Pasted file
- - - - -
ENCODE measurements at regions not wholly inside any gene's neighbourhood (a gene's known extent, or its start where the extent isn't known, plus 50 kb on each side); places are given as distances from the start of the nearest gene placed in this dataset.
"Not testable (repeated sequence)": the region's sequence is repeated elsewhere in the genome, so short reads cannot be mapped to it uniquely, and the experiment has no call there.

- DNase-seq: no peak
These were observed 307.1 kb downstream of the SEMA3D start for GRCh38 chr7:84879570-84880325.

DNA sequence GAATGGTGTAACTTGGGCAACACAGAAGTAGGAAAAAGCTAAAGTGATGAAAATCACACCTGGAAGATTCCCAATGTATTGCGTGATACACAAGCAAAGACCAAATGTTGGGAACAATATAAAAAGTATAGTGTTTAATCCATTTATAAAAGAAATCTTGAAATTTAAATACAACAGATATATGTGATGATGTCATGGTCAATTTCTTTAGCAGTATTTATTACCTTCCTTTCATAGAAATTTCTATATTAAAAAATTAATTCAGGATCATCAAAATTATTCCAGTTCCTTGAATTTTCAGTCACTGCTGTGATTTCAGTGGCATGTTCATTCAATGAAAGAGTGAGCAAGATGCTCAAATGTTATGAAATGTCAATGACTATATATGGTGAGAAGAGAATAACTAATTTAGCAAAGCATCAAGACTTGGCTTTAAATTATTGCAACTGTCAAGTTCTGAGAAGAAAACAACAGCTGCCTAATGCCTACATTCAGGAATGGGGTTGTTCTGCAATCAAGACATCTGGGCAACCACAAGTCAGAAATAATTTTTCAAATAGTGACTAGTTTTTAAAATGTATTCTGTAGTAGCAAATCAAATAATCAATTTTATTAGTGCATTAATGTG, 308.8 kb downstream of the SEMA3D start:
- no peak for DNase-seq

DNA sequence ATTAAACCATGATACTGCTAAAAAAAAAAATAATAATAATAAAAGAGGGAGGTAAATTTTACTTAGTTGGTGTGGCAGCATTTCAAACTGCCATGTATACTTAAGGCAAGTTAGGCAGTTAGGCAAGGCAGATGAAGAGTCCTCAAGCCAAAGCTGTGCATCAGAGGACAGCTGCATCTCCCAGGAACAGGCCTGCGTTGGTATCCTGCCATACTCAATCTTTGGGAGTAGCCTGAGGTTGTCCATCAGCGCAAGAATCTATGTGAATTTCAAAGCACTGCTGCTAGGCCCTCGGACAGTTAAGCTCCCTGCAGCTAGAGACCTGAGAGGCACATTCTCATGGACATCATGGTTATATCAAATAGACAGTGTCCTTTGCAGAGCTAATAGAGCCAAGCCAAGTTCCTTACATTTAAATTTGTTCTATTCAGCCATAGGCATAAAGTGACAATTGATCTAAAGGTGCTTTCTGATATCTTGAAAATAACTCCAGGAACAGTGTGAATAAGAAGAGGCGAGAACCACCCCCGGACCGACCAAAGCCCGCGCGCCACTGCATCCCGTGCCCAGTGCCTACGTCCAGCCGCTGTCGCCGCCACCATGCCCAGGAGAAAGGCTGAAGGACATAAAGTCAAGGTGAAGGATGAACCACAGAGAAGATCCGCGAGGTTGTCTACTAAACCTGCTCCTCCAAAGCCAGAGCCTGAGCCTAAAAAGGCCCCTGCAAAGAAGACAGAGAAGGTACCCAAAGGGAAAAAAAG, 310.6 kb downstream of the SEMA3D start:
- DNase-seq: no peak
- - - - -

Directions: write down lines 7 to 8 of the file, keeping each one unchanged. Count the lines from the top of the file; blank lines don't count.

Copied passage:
DNA sequence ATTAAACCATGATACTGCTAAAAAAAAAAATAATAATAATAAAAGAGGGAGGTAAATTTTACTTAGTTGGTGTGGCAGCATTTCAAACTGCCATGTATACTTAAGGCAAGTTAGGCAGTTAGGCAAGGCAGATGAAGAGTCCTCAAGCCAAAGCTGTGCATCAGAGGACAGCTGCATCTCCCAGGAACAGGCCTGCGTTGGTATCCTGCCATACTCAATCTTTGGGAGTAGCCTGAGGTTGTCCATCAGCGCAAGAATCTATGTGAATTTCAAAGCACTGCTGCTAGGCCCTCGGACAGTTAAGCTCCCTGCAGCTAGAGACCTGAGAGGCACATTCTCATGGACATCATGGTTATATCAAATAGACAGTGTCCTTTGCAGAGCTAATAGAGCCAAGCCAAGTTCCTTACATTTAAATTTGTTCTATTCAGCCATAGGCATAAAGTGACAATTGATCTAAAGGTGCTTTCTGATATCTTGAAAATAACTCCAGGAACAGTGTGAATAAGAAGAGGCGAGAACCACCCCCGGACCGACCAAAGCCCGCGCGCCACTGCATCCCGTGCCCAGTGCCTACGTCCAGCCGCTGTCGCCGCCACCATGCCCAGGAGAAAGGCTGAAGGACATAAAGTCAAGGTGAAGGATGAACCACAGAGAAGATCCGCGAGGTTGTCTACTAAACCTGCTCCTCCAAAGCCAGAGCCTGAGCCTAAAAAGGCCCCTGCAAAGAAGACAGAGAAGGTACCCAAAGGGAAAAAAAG, 310.6 kb downstream of the SEMA3D start:
- DNase-seq: no peak